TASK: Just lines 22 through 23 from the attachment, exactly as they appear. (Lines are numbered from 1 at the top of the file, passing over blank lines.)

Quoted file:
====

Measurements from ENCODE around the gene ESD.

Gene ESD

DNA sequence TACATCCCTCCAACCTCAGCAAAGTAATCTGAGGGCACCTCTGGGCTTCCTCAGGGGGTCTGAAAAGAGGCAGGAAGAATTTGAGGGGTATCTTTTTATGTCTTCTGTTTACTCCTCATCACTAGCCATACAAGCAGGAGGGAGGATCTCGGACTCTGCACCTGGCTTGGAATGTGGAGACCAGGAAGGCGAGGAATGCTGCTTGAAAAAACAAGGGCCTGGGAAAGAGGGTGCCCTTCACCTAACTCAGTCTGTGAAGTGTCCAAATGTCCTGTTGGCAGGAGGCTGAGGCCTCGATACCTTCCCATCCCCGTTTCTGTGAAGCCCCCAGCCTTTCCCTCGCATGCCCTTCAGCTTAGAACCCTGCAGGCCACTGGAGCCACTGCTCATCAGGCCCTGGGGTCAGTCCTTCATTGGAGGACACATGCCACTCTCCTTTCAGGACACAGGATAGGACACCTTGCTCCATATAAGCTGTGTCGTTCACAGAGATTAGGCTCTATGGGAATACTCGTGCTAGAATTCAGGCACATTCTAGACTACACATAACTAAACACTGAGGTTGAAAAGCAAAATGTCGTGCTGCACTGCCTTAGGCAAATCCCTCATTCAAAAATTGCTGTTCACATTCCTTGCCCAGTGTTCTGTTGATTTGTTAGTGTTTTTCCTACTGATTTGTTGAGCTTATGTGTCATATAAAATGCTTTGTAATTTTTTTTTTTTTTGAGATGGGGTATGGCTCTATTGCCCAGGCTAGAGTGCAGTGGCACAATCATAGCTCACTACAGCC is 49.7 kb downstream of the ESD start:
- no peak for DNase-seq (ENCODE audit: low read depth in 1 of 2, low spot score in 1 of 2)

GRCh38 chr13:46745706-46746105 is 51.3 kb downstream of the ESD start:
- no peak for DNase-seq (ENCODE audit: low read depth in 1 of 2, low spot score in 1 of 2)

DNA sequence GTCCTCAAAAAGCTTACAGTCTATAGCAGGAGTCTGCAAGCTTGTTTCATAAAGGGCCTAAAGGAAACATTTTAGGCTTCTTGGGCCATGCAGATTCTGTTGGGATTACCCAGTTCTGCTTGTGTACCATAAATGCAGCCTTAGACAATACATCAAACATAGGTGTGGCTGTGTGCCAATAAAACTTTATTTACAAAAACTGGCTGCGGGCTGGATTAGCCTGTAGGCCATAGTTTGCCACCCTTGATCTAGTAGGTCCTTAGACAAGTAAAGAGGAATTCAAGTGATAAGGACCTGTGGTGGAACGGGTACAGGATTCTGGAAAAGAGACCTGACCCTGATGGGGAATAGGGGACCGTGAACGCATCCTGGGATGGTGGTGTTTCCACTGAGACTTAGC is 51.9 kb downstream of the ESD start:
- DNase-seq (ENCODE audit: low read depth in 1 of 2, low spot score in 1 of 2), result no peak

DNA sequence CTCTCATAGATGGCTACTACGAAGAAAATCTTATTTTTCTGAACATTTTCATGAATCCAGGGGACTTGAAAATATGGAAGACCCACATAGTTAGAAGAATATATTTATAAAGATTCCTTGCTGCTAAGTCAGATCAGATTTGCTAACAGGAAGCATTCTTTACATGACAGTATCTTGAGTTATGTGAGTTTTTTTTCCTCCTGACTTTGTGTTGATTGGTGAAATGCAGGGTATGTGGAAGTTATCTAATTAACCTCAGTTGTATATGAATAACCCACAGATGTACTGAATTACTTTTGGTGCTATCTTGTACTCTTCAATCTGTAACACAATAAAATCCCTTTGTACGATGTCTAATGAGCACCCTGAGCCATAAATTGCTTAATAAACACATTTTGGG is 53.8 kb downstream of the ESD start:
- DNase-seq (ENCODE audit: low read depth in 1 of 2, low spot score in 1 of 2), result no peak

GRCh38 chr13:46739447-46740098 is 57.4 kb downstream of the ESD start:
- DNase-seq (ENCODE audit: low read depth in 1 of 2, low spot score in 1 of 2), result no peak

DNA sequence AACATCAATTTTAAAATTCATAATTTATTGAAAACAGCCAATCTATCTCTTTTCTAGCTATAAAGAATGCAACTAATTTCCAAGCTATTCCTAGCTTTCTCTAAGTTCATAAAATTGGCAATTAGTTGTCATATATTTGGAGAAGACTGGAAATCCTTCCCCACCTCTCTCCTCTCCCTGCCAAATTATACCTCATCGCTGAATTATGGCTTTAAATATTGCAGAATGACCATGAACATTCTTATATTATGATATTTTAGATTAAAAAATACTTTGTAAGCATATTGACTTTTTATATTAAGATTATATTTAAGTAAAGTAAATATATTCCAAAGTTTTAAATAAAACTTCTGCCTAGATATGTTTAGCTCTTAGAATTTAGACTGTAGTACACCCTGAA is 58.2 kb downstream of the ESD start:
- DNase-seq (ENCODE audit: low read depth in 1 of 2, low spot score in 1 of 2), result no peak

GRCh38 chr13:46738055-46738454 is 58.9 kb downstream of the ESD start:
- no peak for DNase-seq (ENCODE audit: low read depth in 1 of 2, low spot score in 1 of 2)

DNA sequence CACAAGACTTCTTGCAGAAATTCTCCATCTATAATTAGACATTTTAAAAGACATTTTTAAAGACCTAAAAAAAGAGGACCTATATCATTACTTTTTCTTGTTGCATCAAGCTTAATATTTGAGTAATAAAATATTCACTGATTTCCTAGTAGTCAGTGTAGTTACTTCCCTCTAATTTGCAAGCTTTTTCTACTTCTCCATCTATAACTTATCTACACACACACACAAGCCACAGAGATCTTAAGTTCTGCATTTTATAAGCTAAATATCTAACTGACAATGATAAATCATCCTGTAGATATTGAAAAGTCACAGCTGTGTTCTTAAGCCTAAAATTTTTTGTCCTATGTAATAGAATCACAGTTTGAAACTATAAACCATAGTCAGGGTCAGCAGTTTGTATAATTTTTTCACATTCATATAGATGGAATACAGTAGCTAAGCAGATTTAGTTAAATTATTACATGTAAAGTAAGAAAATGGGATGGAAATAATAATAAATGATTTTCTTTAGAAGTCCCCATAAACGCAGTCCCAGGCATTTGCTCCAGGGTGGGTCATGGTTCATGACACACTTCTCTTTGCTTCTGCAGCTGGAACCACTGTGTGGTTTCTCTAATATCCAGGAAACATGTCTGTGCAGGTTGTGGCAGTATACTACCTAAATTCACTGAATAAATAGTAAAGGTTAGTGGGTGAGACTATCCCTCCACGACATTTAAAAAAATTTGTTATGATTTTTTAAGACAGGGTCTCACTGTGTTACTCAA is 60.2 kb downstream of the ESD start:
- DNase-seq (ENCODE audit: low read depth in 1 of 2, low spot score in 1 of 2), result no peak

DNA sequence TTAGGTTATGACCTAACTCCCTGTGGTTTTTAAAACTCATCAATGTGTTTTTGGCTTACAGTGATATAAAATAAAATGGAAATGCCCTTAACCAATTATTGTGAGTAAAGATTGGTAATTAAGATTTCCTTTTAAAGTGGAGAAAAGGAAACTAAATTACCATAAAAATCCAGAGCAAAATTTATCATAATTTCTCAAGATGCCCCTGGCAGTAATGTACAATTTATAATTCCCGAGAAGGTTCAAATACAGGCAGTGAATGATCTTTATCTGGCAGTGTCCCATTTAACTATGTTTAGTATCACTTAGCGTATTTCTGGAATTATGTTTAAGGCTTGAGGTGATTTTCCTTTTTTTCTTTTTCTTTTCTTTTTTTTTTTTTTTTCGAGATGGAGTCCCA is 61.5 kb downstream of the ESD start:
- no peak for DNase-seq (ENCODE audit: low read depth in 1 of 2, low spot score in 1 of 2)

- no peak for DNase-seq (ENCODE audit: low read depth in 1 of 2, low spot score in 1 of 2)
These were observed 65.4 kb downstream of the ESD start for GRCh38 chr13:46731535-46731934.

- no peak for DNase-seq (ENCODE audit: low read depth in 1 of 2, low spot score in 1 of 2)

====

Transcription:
These were observed 65.4 kb downstream of the ESD start for GRCh38 chr13:46731535-46731934.

- no peak for DNase-seq (ENCODE audit: low read depth in 1 of 2, low spot score in 1 of 2)